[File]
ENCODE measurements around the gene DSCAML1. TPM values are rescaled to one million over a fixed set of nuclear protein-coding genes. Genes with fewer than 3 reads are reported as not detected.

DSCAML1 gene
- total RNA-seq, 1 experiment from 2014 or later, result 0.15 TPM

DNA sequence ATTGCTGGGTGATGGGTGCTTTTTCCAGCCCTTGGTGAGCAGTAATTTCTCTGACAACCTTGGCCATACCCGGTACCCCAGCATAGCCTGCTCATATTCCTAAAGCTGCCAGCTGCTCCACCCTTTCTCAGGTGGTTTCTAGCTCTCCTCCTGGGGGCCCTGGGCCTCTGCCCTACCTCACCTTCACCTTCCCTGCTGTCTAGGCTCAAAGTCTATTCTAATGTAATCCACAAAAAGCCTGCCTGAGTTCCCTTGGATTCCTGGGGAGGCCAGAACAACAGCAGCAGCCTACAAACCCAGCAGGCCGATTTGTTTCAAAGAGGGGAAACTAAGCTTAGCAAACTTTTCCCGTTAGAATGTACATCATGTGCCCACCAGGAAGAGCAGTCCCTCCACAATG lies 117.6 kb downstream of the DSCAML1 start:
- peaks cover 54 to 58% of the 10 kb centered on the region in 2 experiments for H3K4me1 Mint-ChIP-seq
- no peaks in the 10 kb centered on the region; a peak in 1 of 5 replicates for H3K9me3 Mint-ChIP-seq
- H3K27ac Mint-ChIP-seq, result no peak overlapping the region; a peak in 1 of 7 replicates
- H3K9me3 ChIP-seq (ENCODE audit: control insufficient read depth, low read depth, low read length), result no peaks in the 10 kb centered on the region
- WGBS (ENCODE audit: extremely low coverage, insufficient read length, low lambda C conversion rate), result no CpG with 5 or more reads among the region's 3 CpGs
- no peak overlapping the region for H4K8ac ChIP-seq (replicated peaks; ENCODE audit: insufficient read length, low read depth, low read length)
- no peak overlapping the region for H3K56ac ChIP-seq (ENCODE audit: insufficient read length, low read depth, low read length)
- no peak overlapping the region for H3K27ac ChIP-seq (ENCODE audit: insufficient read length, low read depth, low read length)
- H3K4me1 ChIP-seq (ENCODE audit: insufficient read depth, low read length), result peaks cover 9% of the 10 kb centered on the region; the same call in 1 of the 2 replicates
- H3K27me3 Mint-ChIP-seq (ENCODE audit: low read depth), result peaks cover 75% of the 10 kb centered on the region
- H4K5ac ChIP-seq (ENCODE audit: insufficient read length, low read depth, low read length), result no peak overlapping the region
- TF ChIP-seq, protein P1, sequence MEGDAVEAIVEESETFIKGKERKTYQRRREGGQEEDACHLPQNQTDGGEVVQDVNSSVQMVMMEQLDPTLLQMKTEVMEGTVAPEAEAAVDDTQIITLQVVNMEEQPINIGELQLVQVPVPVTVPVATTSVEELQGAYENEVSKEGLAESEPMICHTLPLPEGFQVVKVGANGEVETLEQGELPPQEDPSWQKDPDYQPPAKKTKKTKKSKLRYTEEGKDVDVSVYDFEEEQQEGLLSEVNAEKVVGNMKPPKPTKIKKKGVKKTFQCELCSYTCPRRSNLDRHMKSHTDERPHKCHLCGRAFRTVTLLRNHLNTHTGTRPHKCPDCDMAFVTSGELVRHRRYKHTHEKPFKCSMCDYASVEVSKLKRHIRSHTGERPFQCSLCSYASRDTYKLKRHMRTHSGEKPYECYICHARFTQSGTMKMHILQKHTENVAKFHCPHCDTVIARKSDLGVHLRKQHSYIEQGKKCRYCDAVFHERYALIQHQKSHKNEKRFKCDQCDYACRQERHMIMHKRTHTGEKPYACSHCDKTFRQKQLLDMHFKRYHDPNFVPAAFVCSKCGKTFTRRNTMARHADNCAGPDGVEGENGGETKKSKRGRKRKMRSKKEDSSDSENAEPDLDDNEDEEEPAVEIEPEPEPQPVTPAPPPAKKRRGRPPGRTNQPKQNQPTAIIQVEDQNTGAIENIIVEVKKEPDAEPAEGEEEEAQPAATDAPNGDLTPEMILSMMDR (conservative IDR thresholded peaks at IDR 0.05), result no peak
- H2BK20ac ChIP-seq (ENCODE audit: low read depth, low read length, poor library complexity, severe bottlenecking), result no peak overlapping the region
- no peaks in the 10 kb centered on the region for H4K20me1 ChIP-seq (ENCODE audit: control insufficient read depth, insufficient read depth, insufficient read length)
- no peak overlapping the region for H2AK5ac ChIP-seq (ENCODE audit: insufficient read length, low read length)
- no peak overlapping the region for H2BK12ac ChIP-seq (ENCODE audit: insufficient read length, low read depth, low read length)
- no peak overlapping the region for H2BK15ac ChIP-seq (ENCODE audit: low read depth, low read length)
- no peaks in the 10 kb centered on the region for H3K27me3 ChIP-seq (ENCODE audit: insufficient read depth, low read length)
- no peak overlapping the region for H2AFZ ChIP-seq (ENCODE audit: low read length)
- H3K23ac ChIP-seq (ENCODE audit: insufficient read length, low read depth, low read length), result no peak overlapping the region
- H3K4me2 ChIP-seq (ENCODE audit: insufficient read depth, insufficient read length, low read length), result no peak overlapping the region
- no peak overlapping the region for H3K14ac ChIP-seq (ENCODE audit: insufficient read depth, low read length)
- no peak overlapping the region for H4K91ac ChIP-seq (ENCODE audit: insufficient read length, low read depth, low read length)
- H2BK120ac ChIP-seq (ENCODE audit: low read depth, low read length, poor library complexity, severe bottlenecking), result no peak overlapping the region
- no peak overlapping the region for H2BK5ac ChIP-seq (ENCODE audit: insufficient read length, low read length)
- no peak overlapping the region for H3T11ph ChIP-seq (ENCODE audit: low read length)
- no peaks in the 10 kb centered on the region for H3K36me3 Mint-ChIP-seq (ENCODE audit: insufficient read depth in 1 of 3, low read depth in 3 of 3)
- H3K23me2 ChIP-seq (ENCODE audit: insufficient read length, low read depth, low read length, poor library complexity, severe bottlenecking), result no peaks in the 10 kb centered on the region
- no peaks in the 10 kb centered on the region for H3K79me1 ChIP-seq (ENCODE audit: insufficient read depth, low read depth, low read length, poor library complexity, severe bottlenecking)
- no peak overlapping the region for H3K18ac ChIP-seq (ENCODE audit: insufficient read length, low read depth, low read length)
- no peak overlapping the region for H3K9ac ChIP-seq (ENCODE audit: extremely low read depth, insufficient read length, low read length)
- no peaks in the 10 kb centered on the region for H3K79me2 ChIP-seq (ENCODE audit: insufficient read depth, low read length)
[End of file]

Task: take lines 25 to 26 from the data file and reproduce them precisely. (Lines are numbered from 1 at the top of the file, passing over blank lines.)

- H3K4me2 ChIP-seq (ENCODE audit: insufficient read depth, insufficient read length, low read length), result no peak overlapping the region
- no peak overlapping the region for H3K14ac ChIP-seq (ENCODE audit: insufficient read depth, low read length)